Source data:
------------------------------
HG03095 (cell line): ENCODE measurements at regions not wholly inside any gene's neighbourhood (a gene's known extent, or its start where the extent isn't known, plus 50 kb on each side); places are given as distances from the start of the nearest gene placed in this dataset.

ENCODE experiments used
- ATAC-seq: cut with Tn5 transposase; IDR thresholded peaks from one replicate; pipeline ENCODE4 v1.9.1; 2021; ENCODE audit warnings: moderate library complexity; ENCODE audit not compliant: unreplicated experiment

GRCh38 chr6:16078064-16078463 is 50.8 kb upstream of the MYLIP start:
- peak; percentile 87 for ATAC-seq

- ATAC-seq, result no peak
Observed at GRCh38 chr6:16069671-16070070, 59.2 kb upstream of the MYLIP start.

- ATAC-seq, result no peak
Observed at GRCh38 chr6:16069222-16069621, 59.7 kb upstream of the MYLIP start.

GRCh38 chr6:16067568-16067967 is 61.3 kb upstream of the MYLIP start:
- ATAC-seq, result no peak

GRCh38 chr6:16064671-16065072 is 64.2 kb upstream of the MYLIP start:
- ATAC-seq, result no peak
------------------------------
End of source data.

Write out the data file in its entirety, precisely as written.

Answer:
HG03095 (cell line): ENCODE measurements at regions not wholly inside any gene's neighbourhood (a gene's known extent, or its start where the extent isn't known, plus 50 kb on each side); places are given as distances from the start of the nearest gene placed in this dataset.

ENCODE experiments used
- ATAC-seq: cut with Tn5 transposase; IDR thresholded peaks from one replicate; pipeline ENCODE4 v1.9.1; 2021; ENCODE audit warnings: moderate library complexity; ENCODE audit not compliant: unreplicated experiment

GRCh38 chr6:16078064-16078463 is 50.8 kb upstream of the MYLIP start:
- peak; percentile 87 for ATAC-seq

- ATAC-seq, result no peak
Observed at GRCh38 chr6:16069671-16070070, 59.2 kb upstream of the MYLIP start.

- ATAC-seq, result no peak
Observed at GRCh38 chr6:16069222-16069621, 59.7 kb upstream of the MYLIP start.

GRCh38 chr6:16067568-16067967 is 61.3 kb upstream of the MYLIP start:
- ATAC-seq, result no peak

GRCh38 chr6:16064671-16065072 is 64.2 kb upstream of the MYLIP start:
- ATAC-seq, result no peak